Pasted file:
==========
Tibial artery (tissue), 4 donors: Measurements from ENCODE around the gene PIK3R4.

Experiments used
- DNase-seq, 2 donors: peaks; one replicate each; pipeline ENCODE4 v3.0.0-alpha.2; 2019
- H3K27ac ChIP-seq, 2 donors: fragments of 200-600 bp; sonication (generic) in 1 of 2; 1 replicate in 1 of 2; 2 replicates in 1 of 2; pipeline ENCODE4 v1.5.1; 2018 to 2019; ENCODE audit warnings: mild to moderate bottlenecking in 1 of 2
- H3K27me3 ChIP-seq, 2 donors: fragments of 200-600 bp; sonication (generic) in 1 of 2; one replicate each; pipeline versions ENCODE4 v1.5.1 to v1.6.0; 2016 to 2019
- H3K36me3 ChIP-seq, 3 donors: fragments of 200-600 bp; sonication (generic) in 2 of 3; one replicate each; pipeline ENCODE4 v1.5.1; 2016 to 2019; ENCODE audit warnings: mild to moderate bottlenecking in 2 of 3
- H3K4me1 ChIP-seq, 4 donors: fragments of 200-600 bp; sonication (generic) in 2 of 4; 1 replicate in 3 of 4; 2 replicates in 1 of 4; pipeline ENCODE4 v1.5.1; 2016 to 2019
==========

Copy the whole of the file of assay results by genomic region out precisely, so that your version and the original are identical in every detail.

Tibial artery (tissue), 4 donors: Measurements from ENCODE around the gene PIK3R4.

Experiments used
- DNase-seq, 2 donors: peaks; one replicate each; pipeline ENCODE4 v3.0.0-alpha.2; 2019
- H3K27ac ChIP-seq, 2 donors: fragments of 200-600 bp; sonication (generic) in 1 of 2; 1 replicate in 1 of 2; 2 replicates in 1 of 2; pipeline ENCODE4 v1.5.1; 2018 to 2019; ENCODE audit warnings: mild to moderate bottlenecking in 1 of 2
- H3K27me3 ChIP-seq, 2 donors: fragments of 200-600 bp; sonication (generic) in 1 of 2; one replicate each; pipeline versions ENCODE4 v1.5.1 to v1.6.0; 2016 to 2019
- H3K36me3 ChIP-seq, 3 donors: fragments of 200-600 bp; sonication (generic) in 2 of 3; one replicate each; pipeline ENCODE4 v1.5.1; 2016 to 2019; ENCODE audit warnings: mild to moderate bottlenecking in 2 of 3
- H3K4me1 ChIP-seq, 4 donors: fragments of 200-600 bp; sonication (generic) in 2 of 4; 1 replicate in 3 of 4; 2 replicates in 1 of 4; pipeline ENCODE4 v1.5.1; 2016 to 2019